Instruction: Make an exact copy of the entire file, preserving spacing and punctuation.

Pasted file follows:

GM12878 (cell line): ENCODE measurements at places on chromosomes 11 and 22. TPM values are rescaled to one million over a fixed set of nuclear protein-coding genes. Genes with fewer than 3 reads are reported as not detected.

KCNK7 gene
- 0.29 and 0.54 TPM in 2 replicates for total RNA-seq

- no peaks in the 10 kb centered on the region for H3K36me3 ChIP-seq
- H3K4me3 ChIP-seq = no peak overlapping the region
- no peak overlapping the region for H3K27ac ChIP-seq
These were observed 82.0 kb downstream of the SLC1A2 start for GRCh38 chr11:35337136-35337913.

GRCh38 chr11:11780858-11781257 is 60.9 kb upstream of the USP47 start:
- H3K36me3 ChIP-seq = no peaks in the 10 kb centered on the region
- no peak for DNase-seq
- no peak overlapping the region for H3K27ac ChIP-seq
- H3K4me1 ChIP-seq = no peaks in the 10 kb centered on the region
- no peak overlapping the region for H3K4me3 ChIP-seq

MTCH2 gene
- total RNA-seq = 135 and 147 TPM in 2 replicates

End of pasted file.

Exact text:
GM12878 (cell line): ENCODE measurements at places on chromosomes 11 and 22. TPM values are rescaled to one million over a fixed set of nuclear protein-coding genes. Genes with fewer than 3 reads are reported as not detected.

KCNK7 gene
- 0.29 and 0.54 TPM in 2 replicates for total RNA-seq

- no peaks in the 10 kb centered on the region for H3K36me3 ChIP-seq
- H3K4me3 ChIP-seq = no peak overlapping the region
- no peak overlapping the region for H3K27ac ChIP-seq
These were observed 82.0 kb downstream of the SLC1A2 start for GRCh38 chr11:35337136-35337913.

GRCh38 chr11:11780858-11781257 is 60.9 kb upstream of the USP47 start:
- H3K36me3 ChIP-seq = no peaks in the 10 kb centered on the region
- no peak for DNase-seq
- no peak overlapping the region for H3K27ac ChIP-seq
- H3K4me1 ChIP-seq = no peaks in the 10 kb centered on the region
- no peak overlapping the region for H3K4me3 ChIP-seq

MTCH2 gene
- total RNA-seq = 135 and 147 TPM in 2 replicates